Back in the 1970s and 80s, one of the biggest musical genres was new wave, a genre that focused on pop-oriented styles and bridged the gap between punk rock and the more radio-friendly alternative pop. Starting with bands like The Velvet Underground and New York Dolls, many artists that were associated with the scene were musicians inspired by punk who wanted to move away from the stigma of punk music being seen as violent and unruly. Bands like Blondie, The Cars, the Police, Elvis Costello and Devo were all considered new wave as they combined punk with a more accessible and sophisticated sound. The Talking Heads were one of the most popular and influential bands to come out of the new wave scene, with their music defining many later bands to come. Frontman David Byrne and bassist Tina Weymouth were instrumental in the band’s popularity and with drummer Chris Frantz and guitarist Jerry Harrison, they made some of the most defining music in the new wave genre.
Stop Making Sense is an A24 remaster of a concert film directed by Jonathan Demme (The Silence of the Lambs) with input from David Byrne. It shows the band’s time at the Pantages Theater in Hollywood, shot over four nights and playing some of their best-known songs. Made just when their single “Burning Down the House” was hitting its commercial peak, the movie came at a time when new wave was crossing over from the alternative charts to the mainstream. My dad, who was a fan of the group when they were gaining traction, says their music was everywhere during his time in college, a testament to how popular they were at the time.
The film is very visually reminiscent of The Talking Heads’ style, as it shows the very eccentric nature of the band and how it relates to their music. Byrne starts the concert singing “Psycho Killer” alone with his acoustic guitar while the rest of the band comes on as more songs are performed. The song “Life During Wartime” has Byrne running around the stage and doing a lot of physical exercises. The song “This Must Be The Place” has Byrne dancing around with a lamp prop and even leaning back far in a way that’s reminiscent of Michael Jackson’s famous Moonwalk pose.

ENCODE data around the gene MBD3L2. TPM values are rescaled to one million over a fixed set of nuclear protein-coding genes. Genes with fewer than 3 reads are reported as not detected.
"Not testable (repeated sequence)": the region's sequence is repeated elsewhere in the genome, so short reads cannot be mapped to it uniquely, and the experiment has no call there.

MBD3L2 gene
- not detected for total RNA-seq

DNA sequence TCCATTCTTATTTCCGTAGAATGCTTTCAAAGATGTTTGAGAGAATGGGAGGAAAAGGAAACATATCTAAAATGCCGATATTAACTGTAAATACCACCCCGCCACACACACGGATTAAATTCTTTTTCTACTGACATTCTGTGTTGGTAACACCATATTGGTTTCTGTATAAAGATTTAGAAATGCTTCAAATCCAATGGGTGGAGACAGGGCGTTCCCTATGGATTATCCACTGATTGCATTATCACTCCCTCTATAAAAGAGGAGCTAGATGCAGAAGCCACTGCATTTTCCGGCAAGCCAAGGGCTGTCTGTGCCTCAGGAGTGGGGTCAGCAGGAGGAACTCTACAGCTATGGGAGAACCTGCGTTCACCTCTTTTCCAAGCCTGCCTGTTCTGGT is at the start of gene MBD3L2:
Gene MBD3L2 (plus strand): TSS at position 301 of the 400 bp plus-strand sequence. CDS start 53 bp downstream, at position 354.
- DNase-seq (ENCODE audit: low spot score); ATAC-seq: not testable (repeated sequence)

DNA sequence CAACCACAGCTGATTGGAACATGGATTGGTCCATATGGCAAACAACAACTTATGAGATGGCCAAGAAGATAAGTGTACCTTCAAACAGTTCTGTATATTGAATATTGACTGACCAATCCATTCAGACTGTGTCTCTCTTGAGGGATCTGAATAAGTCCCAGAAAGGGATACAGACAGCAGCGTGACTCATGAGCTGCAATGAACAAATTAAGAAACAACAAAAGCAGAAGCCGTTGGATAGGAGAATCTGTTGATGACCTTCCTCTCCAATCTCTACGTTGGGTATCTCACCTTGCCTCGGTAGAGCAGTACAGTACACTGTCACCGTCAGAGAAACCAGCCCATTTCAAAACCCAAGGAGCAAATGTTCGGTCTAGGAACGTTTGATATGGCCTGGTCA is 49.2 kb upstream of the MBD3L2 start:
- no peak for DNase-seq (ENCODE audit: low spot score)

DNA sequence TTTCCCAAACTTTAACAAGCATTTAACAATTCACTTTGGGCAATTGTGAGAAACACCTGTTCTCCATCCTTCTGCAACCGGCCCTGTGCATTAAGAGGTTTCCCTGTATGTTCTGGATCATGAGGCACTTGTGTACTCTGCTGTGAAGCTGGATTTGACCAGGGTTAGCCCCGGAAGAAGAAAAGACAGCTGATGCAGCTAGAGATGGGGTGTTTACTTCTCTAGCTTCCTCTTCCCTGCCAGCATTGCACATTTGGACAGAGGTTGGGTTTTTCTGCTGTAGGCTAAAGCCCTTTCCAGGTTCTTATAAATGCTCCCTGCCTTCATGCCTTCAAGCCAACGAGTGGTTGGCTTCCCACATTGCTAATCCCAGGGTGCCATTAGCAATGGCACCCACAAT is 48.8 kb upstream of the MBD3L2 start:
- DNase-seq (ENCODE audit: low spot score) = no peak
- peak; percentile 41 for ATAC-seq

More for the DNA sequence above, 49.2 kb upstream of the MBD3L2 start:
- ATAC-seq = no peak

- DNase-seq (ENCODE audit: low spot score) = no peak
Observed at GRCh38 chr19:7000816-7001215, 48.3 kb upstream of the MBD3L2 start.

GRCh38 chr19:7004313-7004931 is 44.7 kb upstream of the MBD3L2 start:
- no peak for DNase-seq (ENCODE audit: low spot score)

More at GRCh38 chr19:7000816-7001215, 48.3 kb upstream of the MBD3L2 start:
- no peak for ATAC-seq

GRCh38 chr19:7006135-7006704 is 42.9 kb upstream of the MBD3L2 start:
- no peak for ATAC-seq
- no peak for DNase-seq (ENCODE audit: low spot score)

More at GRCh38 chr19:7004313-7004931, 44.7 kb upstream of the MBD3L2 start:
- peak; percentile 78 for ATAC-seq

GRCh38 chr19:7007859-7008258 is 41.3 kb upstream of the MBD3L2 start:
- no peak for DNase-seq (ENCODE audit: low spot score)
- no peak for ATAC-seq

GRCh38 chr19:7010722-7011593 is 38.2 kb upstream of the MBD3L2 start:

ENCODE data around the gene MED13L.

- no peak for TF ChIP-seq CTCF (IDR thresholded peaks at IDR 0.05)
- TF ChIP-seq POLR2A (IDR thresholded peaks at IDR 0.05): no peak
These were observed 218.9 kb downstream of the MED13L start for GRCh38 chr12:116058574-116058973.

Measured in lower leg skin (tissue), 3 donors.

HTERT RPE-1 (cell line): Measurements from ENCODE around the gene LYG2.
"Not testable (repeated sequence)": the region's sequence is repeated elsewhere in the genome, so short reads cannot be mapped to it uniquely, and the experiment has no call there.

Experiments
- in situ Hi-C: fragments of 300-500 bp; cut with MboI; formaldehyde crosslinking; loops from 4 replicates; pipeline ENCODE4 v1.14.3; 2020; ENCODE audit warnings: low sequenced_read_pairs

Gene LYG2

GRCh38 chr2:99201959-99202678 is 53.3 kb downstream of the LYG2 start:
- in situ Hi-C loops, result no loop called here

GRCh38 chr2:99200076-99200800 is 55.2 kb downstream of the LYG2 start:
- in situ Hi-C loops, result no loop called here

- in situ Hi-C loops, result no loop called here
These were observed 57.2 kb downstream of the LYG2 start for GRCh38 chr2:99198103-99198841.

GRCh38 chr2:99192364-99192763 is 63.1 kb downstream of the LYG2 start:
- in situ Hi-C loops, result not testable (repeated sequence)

The film also features music from Weymouth and Frantz’s side project, the “Tom Tom Club.” The song in question, “Genius of Love,” has been sampled in many R&B tracks and is credited as inspiring the hip-hop pop sound. The standout, however, has to be Byrne’s oversized suit, which he wears during the song “Girlfriend is Better” and is featured on the poster and other promotional materials.
What makes this film stand out from other concert films is that the camera is as much a character as the people on stage. Films of the time like Andy Warhol’s Velvet Underground and Nico and even modern concert films like The Eras Tour all suffer from the problem of just being a recording. It feels less like you’re watching a movie and more like watching a professional recording of a concert. Stop Making Sense gets around this issue by including the camera as a character, making the audience a part of the movie and offering a different experience than just watching a concert recording. Whether it be Byrne holding the mic toward the camera or staring directly into it as if to signal you to join, you don’t feel like a spectator at all. This active experience makes for a very energetic movie that shines above other concert films of the same caliber.
Stop Making Sense is the encapsulation of what made The Talking Heads such a unique band. Their music, which still holds up today, is some of the most influential and inspired so many artists to come. If anybody wants to get into this historic band, this is a great jumping-off point to get into their style. The A24 remaster is also top-notch when compared to the original release, and you can tell how much love and care went into every frame. This re-release goes to show how timeless The Talking Heads are as a band, as their music can not only cross genres, but generational lines as well.
Rocco Lippi is a first-year film, photography and visual arts major who can’t stop talking about Byrne’s oversized suit. You can reach Rocco at [email protected].